Half say they would be very likely to follow instructions to self-isolate if pinged

Six in ten say Government communications are clear, up from 4 in 10 in November. But 6 in 10 also concerned the Government is lifting coronavirus restrictions too quickly

The author(s)

  • Gideon Skinner Head of Political Research
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New polling by Ipsos shows almost three-quarters of Britons say they are likely to comply with instructions to self-isolate for seven days  when ‘pinged’ by the NHS contact tracing app. Seventy-two per cent say they are likely to comply with instructions given by the app, including half (50%) who are very likely. Only 1 in 5 (19%) are unlikely to follow instructions. 

Likelihood of self-isolating for a week if "pinged"However, as people start to criticise the “pingdemic”, the number of those who say they are likely to comply has slightly fallen since May last year when 8 in 10 (79%) said they would follow instructions. 

Government communications

As the Government give people more freedom to choose how to protect themselves from the virus and as the vaccine programme continues, there has been a significant increase in the proportion of Britons who find Government communications clear, compared with last Autumn’s lockdown. Now, six in ten (63%) say messaging is straightforward, up from 44% in November 2020. Under 4 in 10 (37%) now say messaging is not clear, however this rises to half of Labour voters (48%).

Clarity of Government's coronavirus messaging


Asked during the weekend leading up to “Freedom Day” on 19th July, 6 in 10 (58%) Britons believe the Government is lifting measures to limit the spread of COVID-19 too quickly, up from only a third (34%) who said the same regarding the supposed lifting on 21st June. Now, 3 in 10 (29%) say restrictions are being lifted at the right time although still only 9% say things are going too slowly.  This puts public opinion in a similar place to a year ago, when 6 in 10 felt that relaxing restrictions on 4th July 2020 was being done too quickly.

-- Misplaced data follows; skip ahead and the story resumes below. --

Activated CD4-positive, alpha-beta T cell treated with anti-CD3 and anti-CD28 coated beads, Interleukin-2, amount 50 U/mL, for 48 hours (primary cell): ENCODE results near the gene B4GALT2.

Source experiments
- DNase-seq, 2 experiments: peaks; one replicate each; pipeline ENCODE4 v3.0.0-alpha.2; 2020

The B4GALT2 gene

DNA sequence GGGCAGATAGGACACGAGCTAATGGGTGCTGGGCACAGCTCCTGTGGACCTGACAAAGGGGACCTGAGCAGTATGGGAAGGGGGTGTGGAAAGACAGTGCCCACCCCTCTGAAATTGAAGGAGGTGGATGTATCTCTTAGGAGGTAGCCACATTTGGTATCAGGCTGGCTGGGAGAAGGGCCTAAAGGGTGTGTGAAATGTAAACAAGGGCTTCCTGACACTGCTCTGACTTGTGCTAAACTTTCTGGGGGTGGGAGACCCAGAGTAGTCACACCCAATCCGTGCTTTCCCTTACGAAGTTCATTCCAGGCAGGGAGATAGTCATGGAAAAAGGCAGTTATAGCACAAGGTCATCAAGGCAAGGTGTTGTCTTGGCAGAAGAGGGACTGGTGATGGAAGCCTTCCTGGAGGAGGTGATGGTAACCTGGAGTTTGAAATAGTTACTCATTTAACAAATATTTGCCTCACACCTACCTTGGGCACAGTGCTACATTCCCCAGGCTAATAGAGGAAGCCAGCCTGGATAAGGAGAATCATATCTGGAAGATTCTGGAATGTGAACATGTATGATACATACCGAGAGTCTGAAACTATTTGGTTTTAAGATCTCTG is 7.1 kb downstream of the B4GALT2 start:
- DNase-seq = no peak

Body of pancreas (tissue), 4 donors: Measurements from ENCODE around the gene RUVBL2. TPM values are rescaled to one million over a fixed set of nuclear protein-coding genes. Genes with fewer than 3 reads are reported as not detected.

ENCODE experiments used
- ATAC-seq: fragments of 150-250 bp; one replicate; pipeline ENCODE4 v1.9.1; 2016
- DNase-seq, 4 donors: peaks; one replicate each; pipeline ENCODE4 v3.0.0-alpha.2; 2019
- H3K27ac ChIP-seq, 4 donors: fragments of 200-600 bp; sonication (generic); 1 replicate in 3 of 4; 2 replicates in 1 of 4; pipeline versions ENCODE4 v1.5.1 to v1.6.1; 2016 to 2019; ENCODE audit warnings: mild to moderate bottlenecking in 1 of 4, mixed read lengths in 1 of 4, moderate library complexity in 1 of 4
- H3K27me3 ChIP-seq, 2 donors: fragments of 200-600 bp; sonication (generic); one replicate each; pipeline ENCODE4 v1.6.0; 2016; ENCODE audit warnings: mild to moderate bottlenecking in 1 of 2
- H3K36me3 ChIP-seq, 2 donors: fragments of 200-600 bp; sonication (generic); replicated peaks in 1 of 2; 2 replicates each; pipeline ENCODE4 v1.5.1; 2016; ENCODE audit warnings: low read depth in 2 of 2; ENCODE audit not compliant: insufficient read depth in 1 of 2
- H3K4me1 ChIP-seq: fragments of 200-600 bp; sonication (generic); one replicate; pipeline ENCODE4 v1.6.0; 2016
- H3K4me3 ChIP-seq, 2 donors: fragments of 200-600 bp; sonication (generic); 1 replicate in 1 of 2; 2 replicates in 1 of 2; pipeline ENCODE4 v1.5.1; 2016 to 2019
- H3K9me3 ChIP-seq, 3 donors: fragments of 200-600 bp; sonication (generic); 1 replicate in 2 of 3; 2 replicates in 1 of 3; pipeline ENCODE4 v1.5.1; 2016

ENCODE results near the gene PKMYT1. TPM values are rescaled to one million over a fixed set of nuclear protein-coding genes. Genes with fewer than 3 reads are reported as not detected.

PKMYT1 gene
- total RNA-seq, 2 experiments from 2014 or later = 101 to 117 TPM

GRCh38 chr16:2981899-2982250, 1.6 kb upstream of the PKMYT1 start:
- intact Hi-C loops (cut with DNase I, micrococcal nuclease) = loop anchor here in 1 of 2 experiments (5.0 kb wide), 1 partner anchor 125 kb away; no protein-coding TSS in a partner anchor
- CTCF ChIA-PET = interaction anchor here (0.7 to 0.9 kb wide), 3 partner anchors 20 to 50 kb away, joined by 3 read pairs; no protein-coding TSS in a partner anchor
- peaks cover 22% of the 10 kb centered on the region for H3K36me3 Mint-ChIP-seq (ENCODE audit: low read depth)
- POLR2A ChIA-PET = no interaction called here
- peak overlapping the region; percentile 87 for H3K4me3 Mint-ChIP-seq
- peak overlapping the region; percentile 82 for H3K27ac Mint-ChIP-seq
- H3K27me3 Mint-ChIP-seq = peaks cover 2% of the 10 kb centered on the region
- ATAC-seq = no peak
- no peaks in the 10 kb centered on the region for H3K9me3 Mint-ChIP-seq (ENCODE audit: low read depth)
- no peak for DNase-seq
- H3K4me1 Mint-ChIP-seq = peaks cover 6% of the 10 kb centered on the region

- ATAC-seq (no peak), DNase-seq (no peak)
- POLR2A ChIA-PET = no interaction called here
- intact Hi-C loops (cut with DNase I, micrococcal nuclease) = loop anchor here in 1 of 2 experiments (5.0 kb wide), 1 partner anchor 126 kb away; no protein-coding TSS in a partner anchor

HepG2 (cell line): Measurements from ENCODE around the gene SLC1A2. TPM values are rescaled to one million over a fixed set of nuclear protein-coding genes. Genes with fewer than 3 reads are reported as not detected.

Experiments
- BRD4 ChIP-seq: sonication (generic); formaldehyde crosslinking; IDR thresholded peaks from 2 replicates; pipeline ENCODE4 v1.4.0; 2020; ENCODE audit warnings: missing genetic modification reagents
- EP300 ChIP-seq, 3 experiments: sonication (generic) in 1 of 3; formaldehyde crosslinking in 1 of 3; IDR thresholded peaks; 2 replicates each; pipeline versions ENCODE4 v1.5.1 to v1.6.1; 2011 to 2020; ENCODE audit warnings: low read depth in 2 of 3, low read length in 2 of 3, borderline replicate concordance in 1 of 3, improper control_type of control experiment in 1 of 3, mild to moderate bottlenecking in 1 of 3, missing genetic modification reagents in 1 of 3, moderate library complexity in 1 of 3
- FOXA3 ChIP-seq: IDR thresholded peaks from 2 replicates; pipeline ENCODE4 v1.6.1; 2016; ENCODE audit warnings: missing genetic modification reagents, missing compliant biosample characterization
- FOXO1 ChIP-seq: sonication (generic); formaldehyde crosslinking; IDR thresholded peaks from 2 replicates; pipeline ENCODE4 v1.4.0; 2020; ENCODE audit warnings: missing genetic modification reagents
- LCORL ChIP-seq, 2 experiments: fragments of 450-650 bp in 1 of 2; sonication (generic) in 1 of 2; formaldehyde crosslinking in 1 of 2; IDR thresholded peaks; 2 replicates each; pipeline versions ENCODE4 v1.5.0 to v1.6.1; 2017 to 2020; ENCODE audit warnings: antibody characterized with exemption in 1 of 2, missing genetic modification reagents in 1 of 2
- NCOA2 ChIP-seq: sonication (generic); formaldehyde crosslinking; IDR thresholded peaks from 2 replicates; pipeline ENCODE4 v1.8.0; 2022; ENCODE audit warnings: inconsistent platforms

Trend: Government measures in relaxing coronavirus lockdown

Attitudes towards keeping or relaxing restrictions

Britons continue to feel that we should take whatever measure necessary to reduce the spread of COVID-19 and the number of deaths it caused. On a scale of 1-7 where 1 represents taking whatever measures are necessary and 7 means measures are doing more harm than good and should therefore be relaxed, 55% put themselves between 1-3 (including 30% who say 1), while 28% choose 5-7.  This is little changed from April, although is slightly less in favour of doing whatever is necessary than last year.  

There is a clear age difference.  Among those aged 45 to 75, the balance of opinion is strongly in favour of taking whatever measures are necessary, by 62% to 21% wanting to relax measures.  However, among those aged 18-34 the gap is narrower, by 46% to 36%.

The gap in favour of doing whatever is necessary is also larger among Labour voters (58% to 24%) than Conservatives (46% to 38%).

Attitudes towards coronavirus restrictionsGideon Skinner, Head of Political Research at Ipsos, said:

There is still a lot of unease amongst the public, with concern about Covid and the lifting of restrictions rising since May as the Delta variant has had its impact on numbers. And broadly, the public still back taking whatever measures are necessary to stop it spreading further, although around one in four are in favour of relaxation (more among young people and Conservative supporters).  
There is also less confusion over what people should be doing than during the lockdown last Autumn, as more people are finding the Government’s communications clear, which may also reflect the strength of the messages about vaccination.  However, there is still room for improvement when it comes to persuading the public to self-isolate if pinged.

Technical note

  • Ipsos interviewed a representative online sample of 1,005 British adults aged 18-75 between 16th-18th July 2021. Data are weighted to match the profile of the population. All polls are subject to a wide range of potential sources of error.

The author(s)

  • Gideon Skinner Head of Political Research

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